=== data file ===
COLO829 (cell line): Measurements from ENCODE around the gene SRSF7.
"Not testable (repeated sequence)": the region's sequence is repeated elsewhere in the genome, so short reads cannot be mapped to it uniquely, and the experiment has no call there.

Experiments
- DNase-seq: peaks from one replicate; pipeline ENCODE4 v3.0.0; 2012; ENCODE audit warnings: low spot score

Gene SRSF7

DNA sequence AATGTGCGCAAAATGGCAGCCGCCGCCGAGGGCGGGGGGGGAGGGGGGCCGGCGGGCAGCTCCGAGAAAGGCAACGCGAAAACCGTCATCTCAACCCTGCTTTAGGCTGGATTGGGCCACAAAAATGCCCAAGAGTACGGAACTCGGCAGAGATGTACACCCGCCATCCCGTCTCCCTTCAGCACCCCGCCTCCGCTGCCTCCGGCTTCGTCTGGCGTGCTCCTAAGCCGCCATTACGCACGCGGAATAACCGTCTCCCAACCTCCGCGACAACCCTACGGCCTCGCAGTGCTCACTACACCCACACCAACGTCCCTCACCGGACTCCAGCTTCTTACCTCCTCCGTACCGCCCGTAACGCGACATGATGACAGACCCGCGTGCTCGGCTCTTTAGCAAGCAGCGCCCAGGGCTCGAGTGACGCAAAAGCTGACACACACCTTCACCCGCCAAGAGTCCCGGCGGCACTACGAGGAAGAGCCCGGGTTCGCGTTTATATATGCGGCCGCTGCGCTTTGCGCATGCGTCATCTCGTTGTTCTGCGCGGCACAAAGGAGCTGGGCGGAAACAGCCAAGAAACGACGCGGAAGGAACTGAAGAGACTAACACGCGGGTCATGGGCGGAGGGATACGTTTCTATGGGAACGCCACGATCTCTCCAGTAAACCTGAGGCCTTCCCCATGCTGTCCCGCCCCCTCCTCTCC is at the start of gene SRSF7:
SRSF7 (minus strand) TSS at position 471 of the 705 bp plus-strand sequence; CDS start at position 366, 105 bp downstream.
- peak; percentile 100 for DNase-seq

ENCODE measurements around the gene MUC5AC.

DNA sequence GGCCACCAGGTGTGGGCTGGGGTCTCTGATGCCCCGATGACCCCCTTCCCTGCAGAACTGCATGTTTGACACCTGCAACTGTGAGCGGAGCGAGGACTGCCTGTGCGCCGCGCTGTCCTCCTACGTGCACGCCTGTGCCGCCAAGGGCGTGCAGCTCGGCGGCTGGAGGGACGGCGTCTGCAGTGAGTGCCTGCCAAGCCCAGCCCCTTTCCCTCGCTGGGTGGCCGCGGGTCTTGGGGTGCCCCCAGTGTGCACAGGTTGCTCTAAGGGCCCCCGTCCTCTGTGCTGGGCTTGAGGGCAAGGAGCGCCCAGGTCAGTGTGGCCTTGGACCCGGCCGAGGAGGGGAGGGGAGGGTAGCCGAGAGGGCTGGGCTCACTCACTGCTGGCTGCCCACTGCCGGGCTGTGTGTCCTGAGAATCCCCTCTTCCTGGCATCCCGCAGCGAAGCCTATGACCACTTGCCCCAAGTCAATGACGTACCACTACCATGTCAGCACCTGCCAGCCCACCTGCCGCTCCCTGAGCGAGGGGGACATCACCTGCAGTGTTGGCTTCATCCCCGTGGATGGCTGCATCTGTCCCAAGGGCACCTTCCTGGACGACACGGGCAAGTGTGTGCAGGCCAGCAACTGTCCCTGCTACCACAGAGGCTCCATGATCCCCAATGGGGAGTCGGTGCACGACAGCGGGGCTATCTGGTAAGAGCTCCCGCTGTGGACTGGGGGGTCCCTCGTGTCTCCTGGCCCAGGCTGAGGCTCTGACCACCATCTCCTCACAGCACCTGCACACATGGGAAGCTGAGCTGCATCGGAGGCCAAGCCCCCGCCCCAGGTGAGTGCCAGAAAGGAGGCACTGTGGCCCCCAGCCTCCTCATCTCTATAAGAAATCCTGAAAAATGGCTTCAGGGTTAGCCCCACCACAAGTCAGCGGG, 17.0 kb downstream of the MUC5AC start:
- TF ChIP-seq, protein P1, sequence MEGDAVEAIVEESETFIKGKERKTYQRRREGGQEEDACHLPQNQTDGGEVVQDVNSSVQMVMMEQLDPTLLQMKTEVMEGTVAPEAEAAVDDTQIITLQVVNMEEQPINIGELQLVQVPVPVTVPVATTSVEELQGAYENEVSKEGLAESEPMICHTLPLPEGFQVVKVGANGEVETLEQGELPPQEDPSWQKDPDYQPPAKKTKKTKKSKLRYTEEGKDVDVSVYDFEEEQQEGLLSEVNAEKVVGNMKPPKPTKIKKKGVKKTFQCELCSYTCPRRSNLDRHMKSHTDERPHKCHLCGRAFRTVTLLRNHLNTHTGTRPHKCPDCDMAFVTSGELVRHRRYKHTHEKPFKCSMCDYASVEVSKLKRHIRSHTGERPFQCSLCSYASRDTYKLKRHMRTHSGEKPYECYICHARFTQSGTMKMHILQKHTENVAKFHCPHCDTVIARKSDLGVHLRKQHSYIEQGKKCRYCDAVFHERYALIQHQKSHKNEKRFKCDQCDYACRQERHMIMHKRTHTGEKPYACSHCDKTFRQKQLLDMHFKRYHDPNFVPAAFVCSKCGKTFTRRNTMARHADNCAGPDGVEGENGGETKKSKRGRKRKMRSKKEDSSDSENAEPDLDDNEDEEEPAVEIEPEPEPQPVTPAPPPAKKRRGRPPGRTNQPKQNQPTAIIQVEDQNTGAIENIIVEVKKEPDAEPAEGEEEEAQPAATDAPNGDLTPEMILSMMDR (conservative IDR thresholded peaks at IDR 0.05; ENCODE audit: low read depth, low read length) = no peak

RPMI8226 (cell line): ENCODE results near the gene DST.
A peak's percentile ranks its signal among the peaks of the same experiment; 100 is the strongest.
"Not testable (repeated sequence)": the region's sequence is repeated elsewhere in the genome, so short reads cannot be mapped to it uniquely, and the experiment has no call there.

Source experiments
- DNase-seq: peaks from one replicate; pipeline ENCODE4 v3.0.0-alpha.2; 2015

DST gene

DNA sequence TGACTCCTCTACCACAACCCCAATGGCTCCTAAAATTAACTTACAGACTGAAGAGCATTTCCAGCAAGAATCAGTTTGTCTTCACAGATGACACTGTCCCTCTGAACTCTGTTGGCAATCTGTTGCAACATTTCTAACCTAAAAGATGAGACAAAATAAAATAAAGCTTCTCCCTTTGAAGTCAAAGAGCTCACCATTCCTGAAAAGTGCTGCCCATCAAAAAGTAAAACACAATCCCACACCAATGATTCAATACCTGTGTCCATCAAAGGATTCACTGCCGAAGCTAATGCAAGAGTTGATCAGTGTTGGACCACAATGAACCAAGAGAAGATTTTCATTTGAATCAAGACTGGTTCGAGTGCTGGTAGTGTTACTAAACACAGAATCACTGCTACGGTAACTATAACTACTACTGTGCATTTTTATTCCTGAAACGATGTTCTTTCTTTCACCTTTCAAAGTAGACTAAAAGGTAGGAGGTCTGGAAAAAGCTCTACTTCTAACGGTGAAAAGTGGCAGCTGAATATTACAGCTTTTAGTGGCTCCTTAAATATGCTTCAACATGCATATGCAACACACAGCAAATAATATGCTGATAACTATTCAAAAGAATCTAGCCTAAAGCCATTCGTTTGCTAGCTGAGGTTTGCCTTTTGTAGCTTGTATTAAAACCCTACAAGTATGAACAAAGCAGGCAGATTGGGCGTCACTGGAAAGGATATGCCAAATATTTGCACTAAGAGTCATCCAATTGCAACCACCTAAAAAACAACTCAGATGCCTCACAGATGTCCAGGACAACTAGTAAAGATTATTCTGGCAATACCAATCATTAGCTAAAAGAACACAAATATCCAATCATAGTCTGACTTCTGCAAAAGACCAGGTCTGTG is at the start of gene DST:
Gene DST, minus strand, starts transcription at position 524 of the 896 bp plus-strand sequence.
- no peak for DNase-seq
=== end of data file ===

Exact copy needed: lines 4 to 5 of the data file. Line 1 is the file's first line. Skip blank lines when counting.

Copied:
- DNase-seq: peaks from one replicate; pipeline ENCODE4 v3.0.0; 2012; ENCODE audit warnings: low spot score

Gene SRSF7